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For glider and reserve tangle, quick-out carabiners might be a better solution. Faster than cutting, a cleaner release of the glider and no damage to the glider. Looking at videos where this happens, I don't believe you have time to cut lines. They are super strong, and where do you start to cut when it's a mess?
 For the nightmare scenario arnzzz described I guess you need lots of luck . Better to stay away from situations like that in the first place.

Still a very good choice to have a knife with you. Might need to cut a tangled speed bar line. It might also come handy if you need to help someone else.
Definitely optimise your safety gear for the kind of flying you intend to do. A good multi-tool that have a plier and the most common maintenance tool that fits your paramotor might also be handy.

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They look great. I was just looking at those and wondering if release wing first was possible.....so no tangle.

In a situation where reserve deployment is necessary, I am guessing that releasing carabiners before deploying reserve might be very risky....unless you are very high. It must take some seconds to release both carabiners, even with the quick release, and then as soon as wing is free your vertical velocity increases dramatically.

If my sums are correct then...

assume it takes 10 seconds to release carabiners AND then deploy reserve And reserve open

Vertical drop will be about 1100 feet.

Vertical speed when reserve opens just over 100 mph

So more time needed for reserve to slow you down.

So, unless you fly over 2000 feet AND can be sure of doing everything in 10 seconds...then I would throw reserve first.

 

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Paragliding reserves are not made for free fall speed. I wonder if you could release one side to get out of something like a deep spiral with twisted risers, guess that's the most risky situation to throw a reserve. Maybe the vertical speed picks up too much like with the free fall.
And a failed throw should be considered as equally dangerous depending on where in the glider it landed. releasing quick-out carabiners with the reserve in the lines might even destroy the reserve or make a knot around it. But it's the unique situation where you have to decide if you ever find yourself in it.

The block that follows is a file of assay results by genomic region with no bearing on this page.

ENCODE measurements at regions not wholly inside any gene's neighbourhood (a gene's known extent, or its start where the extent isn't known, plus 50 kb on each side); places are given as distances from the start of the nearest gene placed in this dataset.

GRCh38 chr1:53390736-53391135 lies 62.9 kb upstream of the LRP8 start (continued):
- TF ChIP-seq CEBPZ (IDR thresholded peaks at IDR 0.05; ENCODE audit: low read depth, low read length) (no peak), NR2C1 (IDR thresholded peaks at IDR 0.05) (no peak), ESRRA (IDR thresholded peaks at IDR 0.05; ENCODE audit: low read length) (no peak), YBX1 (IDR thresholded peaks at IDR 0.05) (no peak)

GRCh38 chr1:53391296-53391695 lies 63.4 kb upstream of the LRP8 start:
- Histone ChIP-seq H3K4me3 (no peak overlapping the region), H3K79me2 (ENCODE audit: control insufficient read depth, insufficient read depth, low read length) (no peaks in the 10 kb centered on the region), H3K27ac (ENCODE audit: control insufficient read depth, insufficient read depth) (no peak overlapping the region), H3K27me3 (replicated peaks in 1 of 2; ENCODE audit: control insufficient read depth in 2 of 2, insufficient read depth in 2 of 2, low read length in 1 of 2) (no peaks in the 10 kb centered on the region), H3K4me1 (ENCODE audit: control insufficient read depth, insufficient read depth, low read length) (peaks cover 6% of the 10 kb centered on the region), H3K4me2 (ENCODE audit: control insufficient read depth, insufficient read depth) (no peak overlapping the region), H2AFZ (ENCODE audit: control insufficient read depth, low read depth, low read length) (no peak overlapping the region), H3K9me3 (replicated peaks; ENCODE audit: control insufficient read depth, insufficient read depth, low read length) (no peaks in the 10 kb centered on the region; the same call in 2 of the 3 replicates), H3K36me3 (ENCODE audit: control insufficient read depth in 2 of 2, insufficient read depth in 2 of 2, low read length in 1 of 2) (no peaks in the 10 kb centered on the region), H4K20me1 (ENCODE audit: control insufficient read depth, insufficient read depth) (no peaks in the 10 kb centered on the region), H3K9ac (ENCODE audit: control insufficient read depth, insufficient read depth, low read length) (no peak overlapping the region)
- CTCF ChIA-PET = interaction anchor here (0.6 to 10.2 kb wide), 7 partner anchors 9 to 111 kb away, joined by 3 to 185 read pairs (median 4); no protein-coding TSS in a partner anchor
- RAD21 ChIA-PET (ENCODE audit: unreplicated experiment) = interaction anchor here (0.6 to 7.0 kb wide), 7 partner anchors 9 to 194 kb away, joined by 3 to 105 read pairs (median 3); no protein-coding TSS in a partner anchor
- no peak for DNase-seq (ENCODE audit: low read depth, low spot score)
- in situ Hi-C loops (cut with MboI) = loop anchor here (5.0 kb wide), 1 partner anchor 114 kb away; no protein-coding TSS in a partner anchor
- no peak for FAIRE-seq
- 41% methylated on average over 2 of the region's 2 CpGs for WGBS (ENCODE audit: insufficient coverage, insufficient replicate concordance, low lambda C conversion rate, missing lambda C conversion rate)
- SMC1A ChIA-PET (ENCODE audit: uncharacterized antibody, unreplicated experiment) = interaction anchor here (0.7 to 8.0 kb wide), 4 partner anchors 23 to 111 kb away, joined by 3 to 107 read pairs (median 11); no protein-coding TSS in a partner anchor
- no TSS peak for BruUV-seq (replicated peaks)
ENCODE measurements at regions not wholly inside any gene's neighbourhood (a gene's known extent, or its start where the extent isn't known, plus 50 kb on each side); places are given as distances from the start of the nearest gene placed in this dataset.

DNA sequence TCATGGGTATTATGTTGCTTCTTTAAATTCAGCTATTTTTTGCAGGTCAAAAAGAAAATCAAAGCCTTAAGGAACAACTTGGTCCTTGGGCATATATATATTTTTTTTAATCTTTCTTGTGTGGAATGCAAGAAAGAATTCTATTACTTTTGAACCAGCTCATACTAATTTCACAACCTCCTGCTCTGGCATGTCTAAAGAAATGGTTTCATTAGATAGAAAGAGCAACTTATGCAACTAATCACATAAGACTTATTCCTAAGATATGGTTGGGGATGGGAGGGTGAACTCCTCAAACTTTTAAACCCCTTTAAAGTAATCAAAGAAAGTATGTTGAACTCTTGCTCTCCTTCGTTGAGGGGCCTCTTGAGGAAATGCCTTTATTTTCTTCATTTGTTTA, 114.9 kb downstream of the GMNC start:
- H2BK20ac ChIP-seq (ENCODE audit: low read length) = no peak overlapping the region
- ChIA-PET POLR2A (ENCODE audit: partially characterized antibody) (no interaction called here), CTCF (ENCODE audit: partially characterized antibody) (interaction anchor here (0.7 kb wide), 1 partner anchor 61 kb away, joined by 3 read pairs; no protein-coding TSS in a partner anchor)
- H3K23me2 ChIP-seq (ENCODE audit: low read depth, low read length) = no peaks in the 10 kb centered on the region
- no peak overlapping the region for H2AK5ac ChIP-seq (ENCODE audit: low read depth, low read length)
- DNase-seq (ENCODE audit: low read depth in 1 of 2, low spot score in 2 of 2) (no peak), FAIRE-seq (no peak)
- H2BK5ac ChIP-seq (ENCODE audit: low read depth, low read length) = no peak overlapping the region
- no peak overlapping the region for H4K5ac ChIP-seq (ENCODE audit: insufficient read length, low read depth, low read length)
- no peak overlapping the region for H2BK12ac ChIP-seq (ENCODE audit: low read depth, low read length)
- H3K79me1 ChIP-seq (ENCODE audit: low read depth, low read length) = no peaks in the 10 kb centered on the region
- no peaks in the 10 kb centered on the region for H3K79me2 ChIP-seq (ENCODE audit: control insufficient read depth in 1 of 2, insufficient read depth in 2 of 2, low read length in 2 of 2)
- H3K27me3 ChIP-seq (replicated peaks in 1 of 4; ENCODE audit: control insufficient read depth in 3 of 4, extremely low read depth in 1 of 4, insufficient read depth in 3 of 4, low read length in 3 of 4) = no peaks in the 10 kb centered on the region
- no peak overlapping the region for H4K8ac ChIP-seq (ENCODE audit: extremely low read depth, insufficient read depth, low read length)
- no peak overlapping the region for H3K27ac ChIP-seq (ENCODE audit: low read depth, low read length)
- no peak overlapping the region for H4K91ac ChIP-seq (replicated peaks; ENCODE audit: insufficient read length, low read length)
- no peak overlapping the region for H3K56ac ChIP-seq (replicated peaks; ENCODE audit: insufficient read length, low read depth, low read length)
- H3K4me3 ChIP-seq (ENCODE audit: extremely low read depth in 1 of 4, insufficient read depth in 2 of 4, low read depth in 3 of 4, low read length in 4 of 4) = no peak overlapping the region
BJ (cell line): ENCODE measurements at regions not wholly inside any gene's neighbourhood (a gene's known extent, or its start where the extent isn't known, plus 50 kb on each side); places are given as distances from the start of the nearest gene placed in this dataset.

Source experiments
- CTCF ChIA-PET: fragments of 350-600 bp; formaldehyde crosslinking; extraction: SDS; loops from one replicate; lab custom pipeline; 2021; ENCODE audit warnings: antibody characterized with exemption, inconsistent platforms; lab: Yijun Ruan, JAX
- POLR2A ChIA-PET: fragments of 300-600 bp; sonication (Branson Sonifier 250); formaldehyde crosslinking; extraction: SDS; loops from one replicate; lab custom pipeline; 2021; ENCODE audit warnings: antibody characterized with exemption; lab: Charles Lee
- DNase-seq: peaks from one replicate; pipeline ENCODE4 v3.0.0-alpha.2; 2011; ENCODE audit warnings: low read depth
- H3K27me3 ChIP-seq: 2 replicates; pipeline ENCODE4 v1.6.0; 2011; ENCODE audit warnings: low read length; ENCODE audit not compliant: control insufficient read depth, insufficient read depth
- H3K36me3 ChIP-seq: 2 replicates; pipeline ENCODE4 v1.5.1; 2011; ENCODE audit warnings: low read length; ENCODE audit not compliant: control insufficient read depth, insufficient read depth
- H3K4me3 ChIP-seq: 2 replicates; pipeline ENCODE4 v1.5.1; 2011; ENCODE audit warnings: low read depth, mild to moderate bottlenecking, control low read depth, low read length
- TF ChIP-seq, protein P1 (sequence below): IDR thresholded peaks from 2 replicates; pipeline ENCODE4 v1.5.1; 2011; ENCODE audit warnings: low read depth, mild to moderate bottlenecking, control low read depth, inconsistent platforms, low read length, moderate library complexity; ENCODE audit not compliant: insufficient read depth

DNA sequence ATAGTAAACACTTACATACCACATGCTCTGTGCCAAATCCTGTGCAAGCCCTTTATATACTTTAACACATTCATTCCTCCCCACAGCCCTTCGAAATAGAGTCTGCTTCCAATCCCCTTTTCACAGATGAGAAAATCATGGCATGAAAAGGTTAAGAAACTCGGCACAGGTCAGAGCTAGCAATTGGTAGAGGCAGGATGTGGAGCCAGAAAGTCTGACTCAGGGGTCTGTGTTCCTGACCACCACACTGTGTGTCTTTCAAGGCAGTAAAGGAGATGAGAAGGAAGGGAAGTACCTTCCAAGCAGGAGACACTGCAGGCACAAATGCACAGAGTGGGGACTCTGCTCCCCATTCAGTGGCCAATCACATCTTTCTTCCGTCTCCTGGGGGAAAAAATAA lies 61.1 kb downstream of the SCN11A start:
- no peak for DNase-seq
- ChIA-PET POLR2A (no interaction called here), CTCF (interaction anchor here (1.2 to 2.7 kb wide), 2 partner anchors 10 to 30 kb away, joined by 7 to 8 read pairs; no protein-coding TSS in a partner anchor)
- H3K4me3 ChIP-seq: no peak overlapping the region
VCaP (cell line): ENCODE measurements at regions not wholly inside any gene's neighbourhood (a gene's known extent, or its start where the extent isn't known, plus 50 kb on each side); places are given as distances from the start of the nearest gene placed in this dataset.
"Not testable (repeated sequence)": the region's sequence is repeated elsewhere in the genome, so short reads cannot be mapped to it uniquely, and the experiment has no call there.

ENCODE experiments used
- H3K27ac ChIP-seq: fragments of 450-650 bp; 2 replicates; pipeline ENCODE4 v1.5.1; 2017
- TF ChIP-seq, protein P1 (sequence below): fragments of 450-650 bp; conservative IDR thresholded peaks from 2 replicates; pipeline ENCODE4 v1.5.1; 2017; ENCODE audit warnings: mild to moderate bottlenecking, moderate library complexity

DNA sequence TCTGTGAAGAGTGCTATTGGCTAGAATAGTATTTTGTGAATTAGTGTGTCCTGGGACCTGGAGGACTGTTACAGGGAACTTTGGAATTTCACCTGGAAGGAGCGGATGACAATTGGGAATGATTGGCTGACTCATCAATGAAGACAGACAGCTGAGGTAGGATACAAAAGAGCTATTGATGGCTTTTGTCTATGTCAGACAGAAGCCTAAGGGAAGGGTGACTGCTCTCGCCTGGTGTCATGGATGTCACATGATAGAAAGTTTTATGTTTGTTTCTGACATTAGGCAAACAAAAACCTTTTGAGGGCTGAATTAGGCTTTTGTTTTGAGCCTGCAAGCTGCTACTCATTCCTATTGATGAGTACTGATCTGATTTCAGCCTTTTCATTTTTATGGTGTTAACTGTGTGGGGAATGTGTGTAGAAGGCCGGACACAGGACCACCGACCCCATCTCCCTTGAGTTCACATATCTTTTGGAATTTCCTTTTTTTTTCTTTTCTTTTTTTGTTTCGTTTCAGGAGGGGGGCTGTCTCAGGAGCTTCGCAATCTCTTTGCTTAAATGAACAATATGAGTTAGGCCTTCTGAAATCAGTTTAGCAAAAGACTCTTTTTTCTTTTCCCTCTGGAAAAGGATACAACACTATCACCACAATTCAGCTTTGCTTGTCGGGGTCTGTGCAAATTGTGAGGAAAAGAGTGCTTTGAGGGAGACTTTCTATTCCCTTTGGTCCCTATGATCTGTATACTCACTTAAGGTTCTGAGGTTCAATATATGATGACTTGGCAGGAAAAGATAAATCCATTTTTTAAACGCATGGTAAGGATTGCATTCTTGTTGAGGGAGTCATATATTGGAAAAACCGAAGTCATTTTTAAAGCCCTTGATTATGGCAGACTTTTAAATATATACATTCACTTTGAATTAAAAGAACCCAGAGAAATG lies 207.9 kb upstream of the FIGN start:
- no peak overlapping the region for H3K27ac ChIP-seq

Still, there is a chance to survive the most brutal crash landing with a tangled glider, and knowing that, I would trust that outcome more.
It's an interesting topic. Scary thought, but thankfully extremely little risk to be in that situation if you fly in nice ppg weather and stay away from acro.
Quick-out carabiners are meant for a cleanup after successful deployment, so I really hope no one get some crazy idea and rely on them for anything else, until knowing for sure.

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On 27/07/2017 at 14:06, AndyB said:

They look great. I was just looking at those and wondering if release wing first was possible.....so no tangle.

In a situation where reserve deployment is necessary, I am guessing that releasing carabiners before deploying reserve might be very risky....unless you are very high. It must take some seconds to release both carabiners, even with the quick release, and then as soon as wing is free your vertical velocity increases dramatically.

If my sums are correct then...

assume it takes 10 seconds to release carabiners AND then deploy reserve And reserve open

Vertical drop will be about 1100 feet.

Vertical speed when reserve opens just over 100 mph

So more time needed for reserve to slow you down.

So, unless you fly over 2000 feet AND can be sure of doing everything in 10 seconds...then I would throw reserve first.

 

Parachute systems have a 'Skyhook' system that works as an RSL (reserve static line). What this means is that as soon as you cut away from the malfunctioning wing, the malfunctioning wing that you are falling away from 'pulls' your reserve for you. It is VERY fast and will have you under a reserve and clear of your malfunctioning wing in seconds. Paragliding and PPG would benefit from something similar as it works in situations with extremely high-G flat spins as well. You can see a video of a skyhook deployment here: 

 

Edited by andre_74